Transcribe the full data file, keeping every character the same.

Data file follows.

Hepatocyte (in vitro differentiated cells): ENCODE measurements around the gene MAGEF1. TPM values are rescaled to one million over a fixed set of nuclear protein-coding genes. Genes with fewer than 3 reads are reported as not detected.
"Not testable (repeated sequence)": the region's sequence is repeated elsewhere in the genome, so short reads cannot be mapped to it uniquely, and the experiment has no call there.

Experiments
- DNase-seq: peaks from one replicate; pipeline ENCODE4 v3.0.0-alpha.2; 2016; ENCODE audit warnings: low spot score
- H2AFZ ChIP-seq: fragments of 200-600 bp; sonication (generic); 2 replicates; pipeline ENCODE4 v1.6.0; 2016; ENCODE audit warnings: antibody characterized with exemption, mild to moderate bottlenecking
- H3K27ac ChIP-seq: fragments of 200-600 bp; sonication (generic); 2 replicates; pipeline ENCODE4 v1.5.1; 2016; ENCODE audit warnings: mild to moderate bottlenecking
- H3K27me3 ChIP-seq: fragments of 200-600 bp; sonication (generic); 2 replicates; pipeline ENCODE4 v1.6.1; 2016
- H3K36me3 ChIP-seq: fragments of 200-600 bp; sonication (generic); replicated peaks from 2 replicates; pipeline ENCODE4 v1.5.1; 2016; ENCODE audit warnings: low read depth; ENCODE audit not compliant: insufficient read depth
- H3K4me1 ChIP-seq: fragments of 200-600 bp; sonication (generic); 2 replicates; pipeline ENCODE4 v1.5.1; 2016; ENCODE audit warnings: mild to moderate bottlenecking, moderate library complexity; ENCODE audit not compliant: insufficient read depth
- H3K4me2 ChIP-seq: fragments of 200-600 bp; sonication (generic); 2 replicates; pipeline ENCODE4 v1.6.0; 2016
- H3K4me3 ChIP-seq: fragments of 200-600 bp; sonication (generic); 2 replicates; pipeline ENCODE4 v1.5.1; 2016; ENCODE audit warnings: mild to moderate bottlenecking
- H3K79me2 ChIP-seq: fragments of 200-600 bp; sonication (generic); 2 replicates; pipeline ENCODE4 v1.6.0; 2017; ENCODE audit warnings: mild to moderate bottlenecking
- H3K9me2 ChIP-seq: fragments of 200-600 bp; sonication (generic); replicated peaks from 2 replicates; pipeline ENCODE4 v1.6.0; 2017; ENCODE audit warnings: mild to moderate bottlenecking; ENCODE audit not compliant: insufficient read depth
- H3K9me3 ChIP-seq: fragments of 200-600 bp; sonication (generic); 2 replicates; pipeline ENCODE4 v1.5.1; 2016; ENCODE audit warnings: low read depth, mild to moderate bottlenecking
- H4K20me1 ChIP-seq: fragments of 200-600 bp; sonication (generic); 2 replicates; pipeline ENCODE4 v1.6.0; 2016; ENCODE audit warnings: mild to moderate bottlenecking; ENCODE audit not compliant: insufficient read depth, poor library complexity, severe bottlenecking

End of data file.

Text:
Hepatocyte (in vitro differentiated cells): ENCODE measurements around the gene MAGEF1. TPM values are rescaled to one million over a fixed set of nuclear protein-coding genes. Genes with fewer than 3 reads are reported as not detected.
"Not testable (repeated sequence)": the region's sequence is repeated elsewhere in the genome, so short reads cannot be mapped to it uniquely, and the experiment has no call there.

Experiments
- DNase-seq: peaks from one replicate; pipeline ENCODE4 v3.0.0-alpha.2; 2016; ENCODE audit warnings: low spot score
- H2AFZ ChIP-seq: fragments of 200-600 bp; sonication (generic); 2 replicates; pipeline ENCODE4 v1.6.0; 2016; ENCODE audit warnings: antibody characterized with exemption, mild to moderate bottlenecking
- H3K27ac ChIP-seq: fragments of 200-600 bp; sonication (generic); 2 replicates; pipeline ENCODE4 v1.5.1; 2016; ENCODE audit warnings: mild to moderate bottlenecking
- H3K27me3 ChIP-seq: fragments of 200-600 bp; sonication (generic); 2 replicates; pipeline ENCODE4 v1.6.1; 2016
- H3K36me3 ChIP-seq: fragments of 200-600 bp; sonication (generic); replicated peaks from 2 replicates; pipeline ENCODE4 v1.5.1; 2016; ENCODE audit warnings: low read depth; ENCODE audit not compliant: insufficient read depth
- H3K4me1 ChIP-seq: fragments of 200-600 bp; sonication (generic); 2 replicates; pipeline ENCODE4 v1.5.1; 2016; ENCODE audit warnings: mild to moderate bottlenecking, moderate library complexity; ENCODE audit not compliant: insufficient read depth
- H3K4me2 ChIP-seq: fragments of 200-600 bp; sonication (generic); 2 replicates; pipeline ENCODE4 v1.6.0; 2016
- H3K4me3 ChIP-seq: fragments of 200-600 bp; sonication (generic); 2 replicates; pipeline ENCODE4 v1.5.1; 2016; ENCODE audit warnings: mild to moderate bottlenecking
- H3K79me2 ChIP-seq: fragments of 200-600 bp; sonication (generic); 2 replicates; pipeline ENCODE4 v1.6.0; 2017; ENCODE audit warnings: mild to moderate bottlenecking
- H3K9me2 ChIP-seq: fragments of 200-600 bp; sonication (generic); replicated peaks from 2 replicates; pipeline ENCODE4 v1.6.0; 2017; ENCODE audit warnings: mild to moderate bottlenecking; ENCODE audit not compliant: insufficient read depth
- H3K9me3 ChIP-seq: fragments of 200-600 bp; sonication (generic); 2 replicates; pipeline ENCODE4 v1.5.1; 2016; ENCODE audit warnings: low read depth, mild to moderate bottlenecking
- H4K20me1 ChIP-seq: fragments of 200-600 bp; sonication (generic); 2 replicates; pipeline ENCODE4 v1.6.0; 2016; ENCODE audit warnings: mild to moderate bottlenecking; ENCODE audit not compliant: insufficient read depth, poor library complexity, severe bottlenecking